The Fight For First Place: Round One

CAN YOU FEEL THE TENSION?  If you can't, it's probably because you're comatose.  Either that, or you don't rightly care about either team involved in Monday Night's NFC North showdown.  Which is fine, I guess.

For the rest of you that can feel the tension, let's take a deep breath and relax for a second.  Here, watch Daniel Tosh make fun of Nebraska.  It always makes me feel better.


As someone who has spent several fortnight-long excursions to Nebraska, I can't think of a state that would be more appropriate for Mr. Tosh's message.  Unless you say Montana, but I'm convinced that Montana just flat-out doesn't exist.

Alright, enough of that foolishness.  If you're looking for a breakdown of Packers-Vikings, have I got the treat for you...after the jump.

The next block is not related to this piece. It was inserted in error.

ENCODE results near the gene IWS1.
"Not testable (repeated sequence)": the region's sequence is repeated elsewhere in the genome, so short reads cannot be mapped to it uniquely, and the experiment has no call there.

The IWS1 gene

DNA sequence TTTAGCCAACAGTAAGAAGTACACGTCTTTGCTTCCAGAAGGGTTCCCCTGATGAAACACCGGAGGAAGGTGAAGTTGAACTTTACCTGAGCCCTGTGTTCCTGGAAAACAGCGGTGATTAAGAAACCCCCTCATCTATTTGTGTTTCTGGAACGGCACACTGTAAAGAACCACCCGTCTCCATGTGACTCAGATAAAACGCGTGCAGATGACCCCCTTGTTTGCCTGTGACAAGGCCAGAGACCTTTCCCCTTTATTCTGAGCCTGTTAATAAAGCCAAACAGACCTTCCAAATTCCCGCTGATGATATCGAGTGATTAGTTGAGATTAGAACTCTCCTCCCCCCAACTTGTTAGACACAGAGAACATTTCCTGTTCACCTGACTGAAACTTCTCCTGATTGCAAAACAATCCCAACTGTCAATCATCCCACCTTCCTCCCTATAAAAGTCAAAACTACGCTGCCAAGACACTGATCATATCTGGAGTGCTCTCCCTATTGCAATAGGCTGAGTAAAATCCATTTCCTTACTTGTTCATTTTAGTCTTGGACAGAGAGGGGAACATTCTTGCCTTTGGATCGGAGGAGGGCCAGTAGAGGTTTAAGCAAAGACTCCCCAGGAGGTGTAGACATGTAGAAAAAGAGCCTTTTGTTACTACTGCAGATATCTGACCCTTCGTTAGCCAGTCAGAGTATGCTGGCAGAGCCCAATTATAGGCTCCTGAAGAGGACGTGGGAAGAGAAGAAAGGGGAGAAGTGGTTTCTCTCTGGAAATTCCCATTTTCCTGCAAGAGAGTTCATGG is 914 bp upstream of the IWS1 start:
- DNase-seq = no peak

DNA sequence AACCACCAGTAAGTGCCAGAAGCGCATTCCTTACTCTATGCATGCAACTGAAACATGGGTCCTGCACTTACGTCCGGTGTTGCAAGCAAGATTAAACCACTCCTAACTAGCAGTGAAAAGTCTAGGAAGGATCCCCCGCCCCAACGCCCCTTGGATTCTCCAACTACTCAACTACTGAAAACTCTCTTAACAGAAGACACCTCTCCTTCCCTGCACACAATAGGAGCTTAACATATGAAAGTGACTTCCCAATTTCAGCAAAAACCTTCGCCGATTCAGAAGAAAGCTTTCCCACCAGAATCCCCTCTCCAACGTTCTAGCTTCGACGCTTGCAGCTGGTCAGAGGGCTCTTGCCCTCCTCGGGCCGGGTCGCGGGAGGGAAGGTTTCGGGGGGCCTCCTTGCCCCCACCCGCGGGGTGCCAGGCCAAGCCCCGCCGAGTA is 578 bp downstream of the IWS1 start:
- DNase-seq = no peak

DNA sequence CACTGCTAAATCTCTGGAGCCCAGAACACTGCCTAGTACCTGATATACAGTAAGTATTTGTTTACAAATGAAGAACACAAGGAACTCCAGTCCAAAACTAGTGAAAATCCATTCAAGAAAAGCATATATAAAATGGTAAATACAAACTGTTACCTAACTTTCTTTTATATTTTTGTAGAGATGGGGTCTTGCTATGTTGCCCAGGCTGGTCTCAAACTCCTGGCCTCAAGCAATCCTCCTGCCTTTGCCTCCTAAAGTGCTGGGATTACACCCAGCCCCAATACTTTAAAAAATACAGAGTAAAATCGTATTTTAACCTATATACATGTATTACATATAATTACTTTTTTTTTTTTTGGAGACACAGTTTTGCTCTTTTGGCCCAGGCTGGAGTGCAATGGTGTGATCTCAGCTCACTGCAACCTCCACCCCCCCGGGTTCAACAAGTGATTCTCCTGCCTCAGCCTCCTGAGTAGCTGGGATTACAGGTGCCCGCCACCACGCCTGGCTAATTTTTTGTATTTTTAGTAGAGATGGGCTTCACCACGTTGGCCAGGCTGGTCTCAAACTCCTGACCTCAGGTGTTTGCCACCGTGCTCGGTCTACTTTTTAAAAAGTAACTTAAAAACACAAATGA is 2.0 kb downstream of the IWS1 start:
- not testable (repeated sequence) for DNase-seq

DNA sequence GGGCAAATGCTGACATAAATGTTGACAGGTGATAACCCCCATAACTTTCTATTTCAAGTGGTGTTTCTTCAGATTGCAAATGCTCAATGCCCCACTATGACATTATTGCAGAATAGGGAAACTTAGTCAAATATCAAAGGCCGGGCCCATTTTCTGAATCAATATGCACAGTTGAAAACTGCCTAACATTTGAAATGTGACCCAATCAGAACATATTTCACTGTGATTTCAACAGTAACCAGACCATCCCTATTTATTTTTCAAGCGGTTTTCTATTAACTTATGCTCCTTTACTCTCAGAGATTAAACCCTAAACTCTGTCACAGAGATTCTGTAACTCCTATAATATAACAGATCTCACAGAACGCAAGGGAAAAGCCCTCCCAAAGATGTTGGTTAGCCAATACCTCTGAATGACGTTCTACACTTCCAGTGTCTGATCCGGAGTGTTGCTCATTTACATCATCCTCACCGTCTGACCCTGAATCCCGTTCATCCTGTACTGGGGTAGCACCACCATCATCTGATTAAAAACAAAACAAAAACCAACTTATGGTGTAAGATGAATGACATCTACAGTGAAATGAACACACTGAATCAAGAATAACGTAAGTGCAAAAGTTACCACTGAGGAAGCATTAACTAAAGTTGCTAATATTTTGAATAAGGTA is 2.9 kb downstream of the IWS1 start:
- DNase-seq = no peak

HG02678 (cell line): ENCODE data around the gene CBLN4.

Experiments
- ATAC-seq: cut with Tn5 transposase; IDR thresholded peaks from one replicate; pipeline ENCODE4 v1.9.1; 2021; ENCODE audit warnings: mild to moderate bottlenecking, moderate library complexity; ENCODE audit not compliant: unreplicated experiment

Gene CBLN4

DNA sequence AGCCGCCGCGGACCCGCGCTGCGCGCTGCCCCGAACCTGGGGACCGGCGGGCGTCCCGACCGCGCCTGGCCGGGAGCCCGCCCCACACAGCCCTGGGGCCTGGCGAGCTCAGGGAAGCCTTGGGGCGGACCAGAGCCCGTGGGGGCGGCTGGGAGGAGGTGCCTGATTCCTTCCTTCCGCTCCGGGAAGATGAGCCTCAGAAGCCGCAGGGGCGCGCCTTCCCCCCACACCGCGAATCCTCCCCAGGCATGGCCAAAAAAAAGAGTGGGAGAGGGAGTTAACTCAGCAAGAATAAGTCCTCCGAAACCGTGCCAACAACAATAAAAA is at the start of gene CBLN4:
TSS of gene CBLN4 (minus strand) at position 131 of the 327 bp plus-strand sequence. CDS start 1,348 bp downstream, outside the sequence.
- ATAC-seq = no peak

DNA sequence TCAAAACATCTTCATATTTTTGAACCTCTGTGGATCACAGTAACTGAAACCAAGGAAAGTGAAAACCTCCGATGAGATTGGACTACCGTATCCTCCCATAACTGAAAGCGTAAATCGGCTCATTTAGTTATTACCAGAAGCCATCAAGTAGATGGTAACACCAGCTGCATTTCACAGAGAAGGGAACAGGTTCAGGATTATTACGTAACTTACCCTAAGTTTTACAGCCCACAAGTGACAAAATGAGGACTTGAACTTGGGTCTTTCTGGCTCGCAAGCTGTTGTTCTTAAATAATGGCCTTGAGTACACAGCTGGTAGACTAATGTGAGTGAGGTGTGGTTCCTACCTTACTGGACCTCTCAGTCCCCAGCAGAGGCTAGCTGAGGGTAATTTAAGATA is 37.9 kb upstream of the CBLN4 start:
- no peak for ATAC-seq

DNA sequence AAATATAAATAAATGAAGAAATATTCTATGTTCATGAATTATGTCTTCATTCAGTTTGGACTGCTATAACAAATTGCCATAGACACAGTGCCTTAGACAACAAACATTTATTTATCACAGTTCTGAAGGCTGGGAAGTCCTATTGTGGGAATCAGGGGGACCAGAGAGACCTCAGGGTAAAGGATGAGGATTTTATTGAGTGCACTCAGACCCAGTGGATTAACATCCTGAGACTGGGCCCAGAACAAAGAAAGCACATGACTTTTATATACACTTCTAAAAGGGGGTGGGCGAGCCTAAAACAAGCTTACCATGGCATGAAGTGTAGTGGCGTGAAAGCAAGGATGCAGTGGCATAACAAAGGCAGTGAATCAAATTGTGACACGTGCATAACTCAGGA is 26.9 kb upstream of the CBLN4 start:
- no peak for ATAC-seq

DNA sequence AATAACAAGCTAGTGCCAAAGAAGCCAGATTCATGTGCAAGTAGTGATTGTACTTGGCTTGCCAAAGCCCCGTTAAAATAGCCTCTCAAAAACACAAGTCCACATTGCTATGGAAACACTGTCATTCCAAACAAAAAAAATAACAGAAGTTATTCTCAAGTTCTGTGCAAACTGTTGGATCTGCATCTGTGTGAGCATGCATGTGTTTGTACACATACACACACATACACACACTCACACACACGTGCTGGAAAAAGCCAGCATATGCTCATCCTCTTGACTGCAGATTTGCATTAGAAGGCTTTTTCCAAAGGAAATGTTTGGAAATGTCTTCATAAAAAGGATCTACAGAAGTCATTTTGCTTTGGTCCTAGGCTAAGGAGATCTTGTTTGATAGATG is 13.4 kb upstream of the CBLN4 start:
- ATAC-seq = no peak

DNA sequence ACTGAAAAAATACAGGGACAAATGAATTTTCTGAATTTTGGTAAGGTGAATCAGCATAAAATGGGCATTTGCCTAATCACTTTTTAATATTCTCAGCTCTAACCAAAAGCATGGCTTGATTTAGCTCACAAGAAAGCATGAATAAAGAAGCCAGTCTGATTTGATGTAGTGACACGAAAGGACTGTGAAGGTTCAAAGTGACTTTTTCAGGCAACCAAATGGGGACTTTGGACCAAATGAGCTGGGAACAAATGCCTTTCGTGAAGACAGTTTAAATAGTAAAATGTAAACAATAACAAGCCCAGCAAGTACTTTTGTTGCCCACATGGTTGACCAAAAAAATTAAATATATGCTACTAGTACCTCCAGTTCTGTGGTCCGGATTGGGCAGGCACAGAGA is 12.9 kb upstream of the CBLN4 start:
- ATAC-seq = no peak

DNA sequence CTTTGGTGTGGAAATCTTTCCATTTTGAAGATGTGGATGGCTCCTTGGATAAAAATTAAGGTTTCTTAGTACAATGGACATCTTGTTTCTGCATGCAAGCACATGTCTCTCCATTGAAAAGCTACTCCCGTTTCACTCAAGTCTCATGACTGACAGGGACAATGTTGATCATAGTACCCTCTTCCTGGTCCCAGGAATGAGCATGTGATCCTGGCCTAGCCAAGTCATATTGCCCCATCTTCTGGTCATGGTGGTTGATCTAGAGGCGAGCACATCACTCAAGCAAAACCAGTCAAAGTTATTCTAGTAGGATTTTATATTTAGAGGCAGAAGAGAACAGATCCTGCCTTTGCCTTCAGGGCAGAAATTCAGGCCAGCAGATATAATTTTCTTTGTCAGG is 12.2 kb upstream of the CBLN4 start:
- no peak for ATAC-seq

MIN rushing vs. GB defense: You've probably seen it, but it's pretty freakin' cool, so I'm gonna have you watch it again.

There are two glaring mistakes in this video: real life isn't in black and white, and AP doesn't have hexagonical scales that make him look like a cybernetic human-dinosaur-hybrid gladiator-assassin. 

Everything else is fairly realistic.  AP will smash, dash, cut, juke, spin, hurdle, and quite possibly double-stiff-arm his way through all challengers because, well, he's AP.  Granted, San Francisco did manage to hold him to 85 yards on 19 carries.  (WEAK!  I SCOFF AT ADRIAN PETERSON AND HIS PUNY 4.5 YARDS PER CARRY!)  That said, he's still managed to rack up 357 yards and 4 TDs with a 6.1 average.  Yikes.  But they have few other options to run the ball.  Chester Taylor is averaging less than 3 yards on his 17 carries, and Percy Harvin only has five carries.  They've generally been decent gains, but he lost 8 yards in his lone rushing attempt against San Francisco.  This doesn't mean that neither of them are capable of putting up yards on the ground, but they haven't shown it in a way that's demonstrable through numbers.